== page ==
What is keypad?
A keypad is a set of buttons or keys arranged on a pad that bear digits, symbols, or alphabetical letters, which can be used as an efficient input device. A keypad may be purely numeric that is found on most computer keyboards, allowing an individual to easily enter numeric values into a computer. It is mainly used for people who have to perform calculations or deals with numbers frequently with a software calculator.
Numeric keypads are found on the devices that require mainly numeric input such as vending machines, Point of Sale devices, calculators, digital door locks, push-button telephones, and combination locks. A row of number keys is located on the upper side of a computer keyboard, including a separate numerical pad on the right side used for efficient data entry.
Phone keypads are typically alphanumeric, also provide an easier way of remembering phone numbers. It allows the user to enter text messages and names. Additionally, keypads are not available with all computer keyboards, such as laptops and notebooks, so an external plug-in keypad may be purchased separately for compact computers.
Key layout of the keypad
The first key activated many cash registers, and mechanical calculators used parallel keys with a column of 0 to 9 every location the machine could use. On the Standard Adding Machine, a small keypad started in 1901. The calculator contained the number of keys that were arranged in one row with 0 and 9, where zero on the left, and 9 on the right side.
In 1911, with Sundstrand Adding Machine, the modern four-row arrangement debuted. On the keypad of a calculator, there is no standard for the design of the decimal point, four arithmetic operations (like, plus, minus, multiplication, and divide), equal sign (=), or other advanced mathematical operations. John E. Karlin, an industrial psychologist, invented the push-button telephone keypad at Bell Labs in Murray Hill NJ. The numbers 1 to 9 are arranged from left to right, top to bottom with zero in a row under 789, and in the center, on the telephone keypad.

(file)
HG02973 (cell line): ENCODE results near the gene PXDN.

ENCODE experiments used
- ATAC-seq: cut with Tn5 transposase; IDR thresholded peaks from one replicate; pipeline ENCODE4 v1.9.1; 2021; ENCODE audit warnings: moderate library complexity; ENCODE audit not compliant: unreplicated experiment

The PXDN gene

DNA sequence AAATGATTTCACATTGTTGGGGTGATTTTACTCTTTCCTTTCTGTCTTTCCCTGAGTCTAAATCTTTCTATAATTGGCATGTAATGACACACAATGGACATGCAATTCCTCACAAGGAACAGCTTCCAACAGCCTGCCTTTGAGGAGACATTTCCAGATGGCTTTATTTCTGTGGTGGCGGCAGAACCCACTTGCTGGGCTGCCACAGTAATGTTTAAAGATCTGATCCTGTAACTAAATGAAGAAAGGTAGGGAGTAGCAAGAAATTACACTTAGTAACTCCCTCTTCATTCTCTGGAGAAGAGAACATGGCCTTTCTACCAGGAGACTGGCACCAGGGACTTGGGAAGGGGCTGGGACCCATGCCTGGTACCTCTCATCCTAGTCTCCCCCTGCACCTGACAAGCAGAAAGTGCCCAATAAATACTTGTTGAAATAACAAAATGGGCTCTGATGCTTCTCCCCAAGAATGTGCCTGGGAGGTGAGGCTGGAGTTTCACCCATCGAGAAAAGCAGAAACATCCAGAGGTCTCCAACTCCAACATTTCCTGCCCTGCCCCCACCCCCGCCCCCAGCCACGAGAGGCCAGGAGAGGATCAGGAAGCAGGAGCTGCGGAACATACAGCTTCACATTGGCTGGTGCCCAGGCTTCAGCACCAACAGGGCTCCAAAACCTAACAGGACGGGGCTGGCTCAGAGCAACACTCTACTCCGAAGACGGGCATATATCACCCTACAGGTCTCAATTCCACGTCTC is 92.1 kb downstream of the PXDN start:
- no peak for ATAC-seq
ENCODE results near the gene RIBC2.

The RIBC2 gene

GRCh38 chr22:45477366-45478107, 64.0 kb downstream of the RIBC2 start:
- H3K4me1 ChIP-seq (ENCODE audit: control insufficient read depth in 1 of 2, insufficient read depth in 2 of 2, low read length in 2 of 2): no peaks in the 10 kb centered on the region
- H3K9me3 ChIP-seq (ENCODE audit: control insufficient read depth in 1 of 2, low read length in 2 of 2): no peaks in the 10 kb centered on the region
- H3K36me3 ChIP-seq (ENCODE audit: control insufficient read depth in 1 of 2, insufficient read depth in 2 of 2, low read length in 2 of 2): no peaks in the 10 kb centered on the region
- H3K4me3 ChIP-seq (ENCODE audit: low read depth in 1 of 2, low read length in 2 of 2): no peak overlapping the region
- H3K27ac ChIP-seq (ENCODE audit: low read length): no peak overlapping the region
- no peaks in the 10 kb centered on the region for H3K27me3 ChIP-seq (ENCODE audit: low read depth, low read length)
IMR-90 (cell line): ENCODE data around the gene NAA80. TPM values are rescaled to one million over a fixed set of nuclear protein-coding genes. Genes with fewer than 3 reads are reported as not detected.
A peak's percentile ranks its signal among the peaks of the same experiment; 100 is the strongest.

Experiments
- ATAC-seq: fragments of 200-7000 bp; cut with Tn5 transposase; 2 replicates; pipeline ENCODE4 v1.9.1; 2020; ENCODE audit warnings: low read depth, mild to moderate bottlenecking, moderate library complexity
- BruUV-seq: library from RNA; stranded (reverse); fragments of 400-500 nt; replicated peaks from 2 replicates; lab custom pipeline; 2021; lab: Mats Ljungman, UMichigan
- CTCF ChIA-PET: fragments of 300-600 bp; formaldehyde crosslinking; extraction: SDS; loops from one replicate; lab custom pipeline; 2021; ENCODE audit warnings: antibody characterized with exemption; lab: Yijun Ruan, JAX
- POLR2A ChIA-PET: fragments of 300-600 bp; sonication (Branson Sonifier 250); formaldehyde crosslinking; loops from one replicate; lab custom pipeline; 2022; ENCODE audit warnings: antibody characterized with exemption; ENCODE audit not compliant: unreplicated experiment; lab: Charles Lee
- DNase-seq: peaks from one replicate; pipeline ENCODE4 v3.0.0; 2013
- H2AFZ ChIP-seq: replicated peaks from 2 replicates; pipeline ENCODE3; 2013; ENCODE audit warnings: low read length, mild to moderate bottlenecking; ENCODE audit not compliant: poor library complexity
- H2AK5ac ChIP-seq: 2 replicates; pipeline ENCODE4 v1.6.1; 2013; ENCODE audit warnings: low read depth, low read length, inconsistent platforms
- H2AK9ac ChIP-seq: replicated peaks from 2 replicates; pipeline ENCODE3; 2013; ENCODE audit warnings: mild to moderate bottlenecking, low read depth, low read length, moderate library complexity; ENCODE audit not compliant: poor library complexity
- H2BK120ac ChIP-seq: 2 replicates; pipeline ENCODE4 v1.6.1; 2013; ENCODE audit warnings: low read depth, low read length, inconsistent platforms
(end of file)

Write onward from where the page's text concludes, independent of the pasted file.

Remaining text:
Also, telephone keypads include specific buttons such as a star (*) and # (hash, or number sign, or hex, octothorpe, or pound) on either side of 0 key. On a telephone, the key may also bear letters that can be used for various functions, like whole telephone numbers or remembering area codes.
Uses and functions of the keypad
A computer keyboard has other number keys on the top, and it also includes a small numeric keypad on the side that has buttons similar to the calculator-layout arrangement. This numeric keypad allows a more efficient entry of numerical data. A numeric keypad is mainly located on the right side of the keyboard that helps to perform efficient entry, as most people are right-handed. Keypads appear on many devices, including vending machines, ATM, time clocks, Point of Sale payment devices, digital door locks, and combination locks as they are used for the entry of PINs and for product selection.
Origin of the order difference
Although telephone keypads are followed by calculator keypads for almost thirty years. John Karlin led a Bell Labs Human Factors group that gave the telephone layout the top-to-bottom order. They tried out various kinds of layout such as Facit like the two-row arrangement, rows of three buttons, buttons in an arc, and buttons in a circle. The adopted layout was the best layout, which was the conclusion of the study of Human Factor Engineering.
According to the conclusions, there are numerous folk histories and popular theories that describe the inverse order of the calculator and telephone keypads.
A telephone keypad is installed on a push-button telephone for dialing a telephone number. In the 1960s, when the DTMF (dual-tone multi-frequency) signaling system was developed in the Bell System in the United States, the telephone keypad was standardized. The rotary dialing was developed in electromechanical switching systems that were replaced by a dual-tone multi-frequency system. In the 1990s, most of the telephone keypads were also designed in order to produce loop-disconnect pulses electronically due to the widely used of the rotary dial equipment. Also, some keypads were switched to produce pulse or DTMF.